Charusita Chakravarty, Professor of Chemistry at the IIT Delhi died last Tuesday, 29 March 2016.
Charu and I were married in 1992. In early 2013, she was diagnosed with breast cancer, the triple-negative subtype. She won many battles against this form of the cancer, but in the end, we lost the war.
She would have been fifty-two this coming May.
Maudlin lines from a 1970’s novel run through my mind… morphing along the way to: What can you say about a fifty-one-year-old woman who died? That she was smart, witty, beautiful. And brilliant. That she loved Eliot and Tagore. And Kabir. And life.
And that she was a scientist who cared passionately about her work, her teaching, her students, that last scientific paper, that seminar given at the last conference. That she brought intensity and genuineness to everything she did, from chemistry to cooking.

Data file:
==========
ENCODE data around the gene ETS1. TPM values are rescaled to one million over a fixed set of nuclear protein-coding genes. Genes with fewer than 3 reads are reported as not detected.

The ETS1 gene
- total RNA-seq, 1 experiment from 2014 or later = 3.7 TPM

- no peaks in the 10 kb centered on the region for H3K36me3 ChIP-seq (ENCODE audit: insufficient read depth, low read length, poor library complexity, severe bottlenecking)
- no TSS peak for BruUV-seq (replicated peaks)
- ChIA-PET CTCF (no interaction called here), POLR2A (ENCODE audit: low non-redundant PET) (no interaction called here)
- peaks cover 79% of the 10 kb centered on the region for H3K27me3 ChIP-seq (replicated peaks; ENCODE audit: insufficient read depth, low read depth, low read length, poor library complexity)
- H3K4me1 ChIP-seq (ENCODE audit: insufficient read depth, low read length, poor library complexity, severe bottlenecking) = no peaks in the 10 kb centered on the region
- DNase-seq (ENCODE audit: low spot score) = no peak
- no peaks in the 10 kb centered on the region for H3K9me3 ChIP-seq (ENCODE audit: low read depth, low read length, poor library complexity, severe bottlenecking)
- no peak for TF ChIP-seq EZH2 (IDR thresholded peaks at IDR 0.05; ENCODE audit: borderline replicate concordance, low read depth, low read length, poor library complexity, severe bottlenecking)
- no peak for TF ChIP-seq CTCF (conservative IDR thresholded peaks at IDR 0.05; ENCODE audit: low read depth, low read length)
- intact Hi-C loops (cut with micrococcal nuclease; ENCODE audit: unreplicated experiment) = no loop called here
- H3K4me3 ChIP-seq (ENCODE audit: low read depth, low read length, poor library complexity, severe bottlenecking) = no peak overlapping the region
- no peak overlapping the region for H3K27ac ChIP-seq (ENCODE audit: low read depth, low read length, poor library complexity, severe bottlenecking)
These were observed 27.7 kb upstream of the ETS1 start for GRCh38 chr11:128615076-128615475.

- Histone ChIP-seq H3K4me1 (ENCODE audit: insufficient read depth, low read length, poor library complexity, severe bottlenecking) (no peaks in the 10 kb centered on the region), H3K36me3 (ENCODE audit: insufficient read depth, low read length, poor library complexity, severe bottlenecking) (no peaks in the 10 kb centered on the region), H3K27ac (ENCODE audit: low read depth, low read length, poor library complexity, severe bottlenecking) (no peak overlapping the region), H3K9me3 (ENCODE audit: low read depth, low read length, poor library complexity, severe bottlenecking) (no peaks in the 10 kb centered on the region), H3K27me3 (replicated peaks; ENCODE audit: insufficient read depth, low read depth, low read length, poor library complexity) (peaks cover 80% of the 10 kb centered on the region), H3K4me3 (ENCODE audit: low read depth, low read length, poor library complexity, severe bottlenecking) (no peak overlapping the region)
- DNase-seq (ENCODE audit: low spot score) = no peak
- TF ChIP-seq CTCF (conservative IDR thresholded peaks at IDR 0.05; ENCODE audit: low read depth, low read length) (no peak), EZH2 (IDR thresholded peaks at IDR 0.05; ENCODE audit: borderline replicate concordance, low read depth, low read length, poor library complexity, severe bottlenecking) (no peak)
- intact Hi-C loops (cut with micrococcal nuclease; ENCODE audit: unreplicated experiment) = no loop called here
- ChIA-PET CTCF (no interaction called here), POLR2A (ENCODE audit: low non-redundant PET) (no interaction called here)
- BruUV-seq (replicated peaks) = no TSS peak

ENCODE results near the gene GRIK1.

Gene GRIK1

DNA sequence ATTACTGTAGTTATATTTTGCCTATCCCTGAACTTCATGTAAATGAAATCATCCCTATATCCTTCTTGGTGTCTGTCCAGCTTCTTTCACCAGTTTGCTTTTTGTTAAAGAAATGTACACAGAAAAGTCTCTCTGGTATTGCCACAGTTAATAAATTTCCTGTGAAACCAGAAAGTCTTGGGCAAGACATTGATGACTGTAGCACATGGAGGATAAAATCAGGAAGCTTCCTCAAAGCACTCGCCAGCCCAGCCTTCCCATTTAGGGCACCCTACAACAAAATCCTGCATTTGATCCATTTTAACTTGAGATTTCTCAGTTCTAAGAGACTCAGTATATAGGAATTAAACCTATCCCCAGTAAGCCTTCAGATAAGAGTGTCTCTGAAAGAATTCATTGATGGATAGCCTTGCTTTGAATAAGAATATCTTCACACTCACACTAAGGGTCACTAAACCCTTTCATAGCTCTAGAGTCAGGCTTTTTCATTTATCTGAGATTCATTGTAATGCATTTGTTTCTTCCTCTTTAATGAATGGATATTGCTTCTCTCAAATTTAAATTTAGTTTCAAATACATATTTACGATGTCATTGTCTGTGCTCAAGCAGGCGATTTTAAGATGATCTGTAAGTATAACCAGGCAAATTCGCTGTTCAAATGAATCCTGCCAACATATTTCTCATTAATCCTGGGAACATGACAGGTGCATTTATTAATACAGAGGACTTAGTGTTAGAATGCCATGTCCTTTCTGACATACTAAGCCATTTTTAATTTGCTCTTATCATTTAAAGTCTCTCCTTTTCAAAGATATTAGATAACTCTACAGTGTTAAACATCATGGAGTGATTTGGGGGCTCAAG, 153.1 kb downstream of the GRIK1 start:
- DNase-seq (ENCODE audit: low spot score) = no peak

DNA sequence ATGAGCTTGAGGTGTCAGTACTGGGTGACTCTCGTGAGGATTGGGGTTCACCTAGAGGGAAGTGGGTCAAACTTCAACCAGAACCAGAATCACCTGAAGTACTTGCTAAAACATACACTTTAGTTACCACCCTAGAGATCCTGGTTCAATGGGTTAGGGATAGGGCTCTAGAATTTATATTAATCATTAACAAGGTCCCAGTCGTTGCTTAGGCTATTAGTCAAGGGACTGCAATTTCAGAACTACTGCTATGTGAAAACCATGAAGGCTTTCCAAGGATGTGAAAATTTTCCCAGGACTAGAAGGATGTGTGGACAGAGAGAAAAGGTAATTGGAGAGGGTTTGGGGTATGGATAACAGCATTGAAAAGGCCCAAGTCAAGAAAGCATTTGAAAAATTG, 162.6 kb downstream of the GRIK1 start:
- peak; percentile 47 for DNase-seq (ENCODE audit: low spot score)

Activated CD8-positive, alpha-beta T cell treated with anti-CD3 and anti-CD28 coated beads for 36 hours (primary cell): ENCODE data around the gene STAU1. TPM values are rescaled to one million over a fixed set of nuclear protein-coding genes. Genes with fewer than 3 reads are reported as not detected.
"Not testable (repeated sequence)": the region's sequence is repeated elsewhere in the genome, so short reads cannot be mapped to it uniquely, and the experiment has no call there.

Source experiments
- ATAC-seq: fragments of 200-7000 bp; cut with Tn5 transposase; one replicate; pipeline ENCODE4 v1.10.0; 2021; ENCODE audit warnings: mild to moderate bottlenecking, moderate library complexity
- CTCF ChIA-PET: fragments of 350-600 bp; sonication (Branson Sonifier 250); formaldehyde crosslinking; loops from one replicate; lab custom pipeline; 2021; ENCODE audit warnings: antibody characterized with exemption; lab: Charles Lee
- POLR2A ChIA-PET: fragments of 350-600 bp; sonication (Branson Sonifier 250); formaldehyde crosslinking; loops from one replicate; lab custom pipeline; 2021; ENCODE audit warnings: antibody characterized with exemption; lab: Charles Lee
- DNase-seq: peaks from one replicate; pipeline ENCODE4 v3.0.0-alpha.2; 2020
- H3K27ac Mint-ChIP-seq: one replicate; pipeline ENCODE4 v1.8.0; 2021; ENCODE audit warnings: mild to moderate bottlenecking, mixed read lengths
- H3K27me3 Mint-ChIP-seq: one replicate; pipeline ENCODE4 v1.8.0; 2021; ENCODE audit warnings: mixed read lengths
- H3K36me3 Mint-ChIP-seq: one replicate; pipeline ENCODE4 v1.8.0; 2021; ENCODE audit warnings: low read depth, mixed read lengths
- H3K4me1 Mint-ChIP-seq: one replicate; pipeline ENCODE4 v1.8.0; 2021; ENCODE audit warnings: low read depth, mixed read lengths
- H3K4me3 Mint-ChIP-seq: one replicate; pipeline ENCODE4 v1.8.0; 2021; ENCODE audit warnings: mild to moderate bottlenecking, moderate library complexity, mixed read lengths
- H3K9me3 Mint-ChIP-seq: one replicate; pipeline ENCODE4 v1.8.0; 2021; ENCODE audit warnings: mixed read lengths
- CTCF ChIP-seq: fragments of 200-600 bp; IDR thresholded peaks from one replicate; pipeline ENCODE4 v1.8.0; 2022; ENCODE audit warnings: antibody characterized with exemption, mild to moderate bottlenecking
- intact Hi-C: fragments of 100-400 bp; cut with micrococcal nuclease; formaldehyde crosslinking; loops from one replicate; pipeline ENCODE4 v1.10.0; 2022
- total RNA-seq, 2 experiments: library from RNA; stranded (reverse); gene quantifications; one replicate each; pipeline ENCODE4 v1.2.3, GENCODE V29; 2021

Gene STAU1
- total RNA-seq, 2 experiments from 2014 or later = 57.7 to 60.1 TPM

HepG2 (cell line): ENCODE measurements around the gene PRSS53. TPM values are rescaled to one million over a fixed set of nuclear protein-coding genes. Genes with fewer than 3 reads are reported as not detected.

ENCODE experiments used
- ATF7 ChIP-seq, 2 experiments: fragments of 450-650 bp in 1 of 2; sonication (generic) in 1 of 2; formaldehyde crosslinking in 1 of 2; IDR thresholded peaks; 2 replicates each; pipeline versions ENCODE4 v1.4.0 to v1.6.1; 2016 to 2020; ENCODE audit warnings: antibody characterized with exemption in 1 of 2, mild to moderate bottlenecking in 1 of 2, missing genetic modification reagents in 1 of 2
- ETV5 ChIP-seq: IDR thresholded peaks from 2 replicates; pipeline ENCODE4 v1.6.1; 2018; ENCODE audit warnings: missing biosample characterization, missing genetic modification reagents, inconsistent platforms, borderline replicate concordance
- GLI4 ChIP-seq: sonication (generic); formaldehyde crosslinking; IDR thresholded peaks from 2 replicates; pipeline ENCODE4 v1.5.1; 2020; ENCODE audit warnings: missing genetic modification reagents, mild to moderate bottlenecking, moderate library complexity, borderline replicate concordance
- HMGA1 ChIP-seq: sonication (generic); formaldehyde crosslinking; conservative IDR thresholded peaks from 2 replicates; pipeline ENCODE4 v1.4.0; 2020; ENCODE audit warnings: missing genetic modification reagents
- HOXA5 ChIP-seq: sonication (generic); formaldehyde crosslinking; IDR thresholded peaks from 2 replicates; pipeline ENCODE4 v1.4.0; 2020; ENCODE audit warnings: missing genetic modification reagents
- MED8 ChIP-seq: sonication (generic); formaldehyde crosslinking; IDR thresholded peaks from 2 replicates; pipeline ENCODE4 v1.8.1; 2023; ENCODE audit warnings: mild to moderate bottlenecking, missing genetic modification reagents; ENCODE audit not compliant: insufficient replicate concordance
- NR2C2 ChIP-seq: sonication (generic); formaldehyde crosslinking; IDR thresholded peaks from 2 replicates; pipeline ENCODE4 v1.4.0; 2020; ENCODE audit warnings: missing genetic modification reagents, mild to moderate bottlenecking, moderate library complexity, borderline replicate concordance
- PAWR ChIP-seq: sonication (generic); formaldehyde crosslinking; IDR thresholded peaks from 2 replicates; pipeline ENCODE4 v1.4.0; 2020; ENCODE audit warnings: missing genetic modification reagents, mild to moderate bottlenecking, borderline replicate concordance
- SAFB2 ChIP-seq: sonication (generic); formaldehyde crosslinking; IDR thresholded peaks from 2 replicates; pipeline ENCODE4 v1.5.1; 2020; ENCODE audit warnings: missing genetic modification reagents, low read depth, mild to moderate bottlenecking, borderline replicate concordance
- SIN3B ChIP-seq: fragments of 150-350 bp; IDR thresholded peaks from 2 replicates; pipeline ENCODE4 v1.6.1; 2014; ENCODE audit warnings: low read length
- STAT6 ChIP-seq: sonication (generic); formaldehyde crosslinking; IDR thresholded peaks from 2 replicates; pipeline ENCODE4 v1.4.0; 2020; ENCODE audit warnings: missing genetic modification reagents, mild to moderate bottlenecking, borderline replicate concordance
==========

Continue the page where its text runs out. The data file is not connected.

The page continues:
The last few years were a struggle against odds, but not always overshadowed by what we both knew. She found the time and the strength to do some of the many things she wanted. And made time for people, for friends.
The memorial service for her on Saturday included poetry which she truly enjoyed. Friends and family read out verses she loved or would have loved, and I know that she would have been surprised and pleased by some of the selections. Particularly these lines from Margaret Mead,
Remember me in your heart, your thoughts, your memories of the times we loved,
the times we cried, the times we fought, the times we laughed.
For if you always think of me, I will never be gone.